A Streetcar Named Desire

BY Tennessee Williams
Book Information1/1/0/US/ND/1947/?  •  ?  •  ?  •  Pulitzer'48

This is the first edition of Tennessee Williams' famed play, A Streetcar Named Desire. I previously introduced its Limited Editions Club edition along with Arthur Miller's Death of a Salesman.

I was expecting the book to arrive on Monday, so it is a pleasant surprise to receive it on a nice Saturday morning. Plus the book is in a better shape than I had anticipated. This first edition is a notoriously perishable book, and the dust jacket is especially prone to sunning. I had rue on the condition of this book because of my impetuous, and sometimes perilous, tendency to bid for books at auctions without close examinations. Good thing this one turned out fine.

The dust jacket is in a pink-lavender background and features the silhouette of a man at the center holding back a woman on his left and grabbing another on his right. The man is surely Stanley, and my guess is the woman on the left is Stella, and the right,  Blanche. This "entanglement" graphic is designed by Alvin Lustig, a famed book designer, and you can see his facsimile signature on the bottom left hand corner of the front. The book boards have identical designs. One can't help but to feel for Blanche and her despondent inevitability. I can't help but to think that Blanche could have benefitted from Jake Barnes, of Hemingway's The Sun Also Rises, and his ability to accept and laugh off all of life's sadness. Well, as Jake would have it, "Isn't it pretty to think so?"

Here are some pictures of this quintessential American play that won the 1948 Pulitzer.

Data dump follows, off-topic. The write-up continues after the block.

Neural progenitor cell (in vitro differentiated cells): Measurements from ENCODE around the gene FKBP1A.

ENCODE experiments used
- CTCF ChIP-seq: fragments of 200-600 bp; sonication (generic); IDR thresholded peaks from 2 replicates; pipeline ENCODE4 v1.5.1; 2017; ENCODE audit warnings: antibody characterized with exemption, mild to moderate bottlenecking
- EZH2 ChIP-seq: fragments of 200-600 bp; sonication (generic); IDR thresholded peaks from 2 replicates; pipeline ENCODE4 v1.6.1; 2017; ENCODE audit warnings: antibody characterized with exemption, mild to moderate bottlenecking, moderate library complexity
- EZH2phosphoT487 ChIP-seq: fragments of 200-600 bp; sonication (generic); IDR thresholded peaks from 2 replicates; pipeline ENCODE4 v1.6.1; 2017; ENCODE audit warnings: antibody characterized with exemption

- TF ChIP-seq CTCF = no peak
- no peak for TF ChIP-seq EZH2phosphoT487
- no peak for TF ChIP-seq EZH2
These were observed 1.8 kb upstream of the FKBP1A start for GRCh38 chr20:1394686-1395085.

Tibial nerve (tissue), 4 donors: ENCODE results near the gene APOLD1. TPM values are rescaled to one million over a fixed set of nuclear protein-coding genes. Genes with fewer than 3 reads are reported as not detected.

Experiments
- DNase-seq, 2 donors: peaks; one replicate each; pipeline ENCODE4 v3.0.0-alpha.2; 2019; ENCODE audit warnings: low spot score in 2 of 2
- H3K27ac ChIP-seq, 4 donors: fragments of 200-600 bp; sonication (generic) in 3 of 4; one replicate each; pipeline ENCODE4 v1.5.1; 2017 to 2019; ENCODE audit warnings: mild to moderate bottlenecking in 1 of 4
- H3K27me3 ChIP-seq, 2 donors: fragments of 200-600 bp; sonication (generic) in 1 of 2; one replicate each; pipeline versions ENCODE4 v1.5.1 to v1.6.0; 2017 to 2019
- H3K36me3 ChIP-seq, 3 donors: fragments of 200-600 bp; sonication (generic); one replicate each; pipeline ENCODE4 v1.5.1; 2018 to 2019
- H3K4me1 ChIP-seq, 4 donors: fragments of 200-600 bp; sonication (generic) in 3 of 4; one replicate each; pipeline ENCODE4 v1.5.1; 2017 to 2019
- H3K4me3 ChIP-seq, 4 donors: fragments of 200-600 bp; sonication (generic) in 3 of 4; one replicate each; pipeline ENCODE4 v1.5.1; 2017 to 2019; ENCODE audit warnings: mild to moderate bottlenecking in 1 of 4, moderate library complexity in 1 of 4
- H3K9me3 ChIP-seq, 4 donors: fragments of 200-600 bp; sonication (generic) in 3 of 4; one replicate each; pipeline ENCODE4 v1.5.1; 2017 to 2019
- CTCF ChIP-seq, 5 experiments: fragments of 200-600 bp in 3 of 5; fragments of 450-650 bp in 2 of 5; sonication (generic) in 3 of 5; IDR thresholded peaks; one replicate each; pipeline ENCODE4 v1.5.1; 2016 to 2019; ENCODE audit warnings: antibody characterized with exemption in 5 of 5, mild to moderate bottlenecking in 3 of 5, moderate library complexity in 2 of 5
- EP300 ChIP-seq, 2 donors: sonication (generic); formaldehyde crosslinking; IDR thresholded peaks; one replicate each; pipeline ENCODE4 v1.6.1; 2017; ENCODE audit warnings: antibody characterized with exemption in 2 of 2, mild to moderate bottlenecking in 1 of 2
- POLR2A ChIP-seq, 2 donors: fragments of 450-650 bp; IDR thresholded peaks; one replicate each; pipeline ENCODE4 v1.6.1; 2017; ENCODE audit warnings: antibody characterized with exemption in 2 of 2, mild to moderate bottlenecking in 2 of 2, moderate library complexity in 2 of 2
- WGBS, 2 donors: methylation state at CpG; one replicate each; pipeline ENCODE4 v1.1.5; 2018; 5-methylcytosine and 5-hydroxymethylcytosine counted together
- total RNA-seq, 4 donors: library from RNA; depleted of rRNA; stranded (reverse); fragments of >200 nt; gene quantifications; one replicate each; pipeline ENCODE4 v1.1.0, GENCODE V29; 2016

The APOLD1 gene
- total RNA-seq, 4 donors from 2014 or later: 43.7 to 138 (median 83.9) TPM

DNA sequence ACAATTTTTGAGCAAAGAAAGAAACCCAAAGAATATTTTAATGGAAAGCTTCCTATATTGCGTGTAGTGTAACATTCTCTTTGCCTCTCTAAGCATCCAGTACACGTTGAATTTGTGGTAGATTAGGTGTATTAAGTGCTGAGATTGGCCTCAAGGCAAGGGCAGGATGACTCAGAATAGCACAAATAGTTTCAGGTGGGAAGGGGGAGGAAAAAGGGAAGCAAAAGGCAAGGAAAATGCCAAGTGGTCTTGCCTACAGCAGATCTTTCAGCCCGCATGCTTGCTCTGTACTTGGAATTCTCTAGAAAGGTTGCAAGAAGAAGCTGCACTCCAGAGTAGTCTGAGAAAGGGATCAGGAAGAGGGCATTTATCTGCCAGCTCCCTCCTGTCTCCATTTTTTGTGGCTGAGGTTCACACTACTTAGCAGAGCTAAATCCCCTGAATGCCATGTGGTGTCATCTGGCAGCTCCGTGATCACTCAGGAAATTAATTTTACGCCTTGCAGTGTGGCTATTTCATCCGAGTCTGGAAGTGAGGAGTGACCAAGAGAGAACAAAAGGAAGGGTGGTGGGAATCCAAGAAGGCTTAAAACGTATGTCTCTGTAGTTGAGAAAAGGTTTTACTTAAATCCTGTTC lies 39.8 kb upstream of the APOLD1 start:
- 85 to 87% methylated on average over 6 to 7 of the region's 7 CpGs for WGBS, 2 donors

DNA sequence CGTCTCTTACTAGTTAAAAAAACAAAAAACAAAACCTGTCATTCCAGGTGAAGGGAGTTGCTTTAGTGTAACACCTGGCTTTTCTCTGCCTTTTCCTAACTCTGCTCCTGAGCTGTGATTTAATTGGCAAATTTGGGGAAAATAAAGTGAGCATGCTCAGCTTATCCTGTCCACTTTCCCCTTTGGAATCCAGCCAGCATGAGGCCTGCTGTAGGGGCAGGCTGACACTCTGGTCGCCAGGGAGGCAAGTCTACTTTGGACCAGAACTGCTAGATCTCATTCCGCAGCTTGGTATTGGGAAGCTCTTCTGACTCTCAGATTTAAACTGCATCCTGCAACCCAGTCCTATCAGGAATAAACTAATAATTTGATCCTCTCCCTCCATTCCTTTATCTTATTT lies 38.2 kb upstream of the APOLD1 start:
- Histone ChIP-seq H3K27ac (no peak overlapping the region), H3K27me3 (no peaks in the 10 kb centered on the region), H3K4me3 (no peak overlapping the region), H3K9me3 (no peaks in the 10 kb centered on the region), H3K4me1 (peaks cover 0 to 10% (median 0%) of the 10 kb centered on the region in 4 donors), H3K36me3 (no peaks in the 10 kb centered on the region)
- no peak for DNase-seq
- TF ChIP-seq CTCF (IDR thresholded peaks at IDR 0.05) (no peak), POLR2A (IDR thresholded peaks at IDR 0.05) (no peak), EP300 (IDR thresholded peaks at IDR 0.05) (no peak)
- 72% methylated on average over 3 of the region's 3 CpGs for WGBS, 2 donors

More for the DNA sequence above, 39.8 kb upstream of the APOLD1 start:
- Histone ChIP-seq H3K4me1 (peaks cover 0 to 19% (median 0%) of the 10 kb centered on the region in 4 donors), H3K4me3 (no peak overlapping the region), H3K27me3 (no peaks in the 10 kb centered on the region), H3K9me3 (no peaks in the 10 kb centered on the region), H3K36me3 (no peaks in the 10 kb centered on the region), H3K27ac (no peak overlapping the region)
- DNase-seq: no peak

--- "What is straight? A line can be straight, or a street, but the human heart, oh, no, it's curved like a road through mountain."

This is the front dust jacket. Note the chips at the top and the sunning that faded the words "A Streetcar". The dust jacket is made of pretty poor quality paper, and most of them don't survive well, especially when the play was such a success. Note also Lustig's facsimile signature at the bottom left corner.

This is the back of the dust jacket. Again there are chips at the top. The design is identical to the front but without the wordings.

This picture doesn't show it well, but the spine is usually the most heavily tanned section. I've seen spines so tanned the author's name is hardly readable. This book also suffers the same problem, albeit at a lesser degree.

Unclipped dust jacket. A very important plus point.

This is the back flap that lists 11 books also published by New Directions.

The boards have the same design as the dust jacket. So a mint dust jacket should look like that. There are such copies in the market and they usually go for over 2,000USD. If you find one, be sure to check if the jacket is a facsimile.
The bottom edges are shelf worn and the corners are bumped.

This is the full title page.

This is the copyright page. There should be no mention of additional prints.

The next page is a cast list of the play's premier on 3 Dec 1947. Legend has it that the audience gave a 30min standing ovation. Marlon Brando plays Stanley and Jessica Tandy as Blanche.

The next page is a character list.

On the verso is an epigraph from Hart Crane.

The page starts on page 9 with a Negro woman speaking to Eunice.

These are the last 2 pages. Note Blanche's famed line on page 170: "Whoever you are - I have always depended on the kindness of strangers". One of the reasons I love first editions is I get to see famous lines in their full originality. Here, we now know it is a hyphen rather than the commonly seen comma.


Popular Posts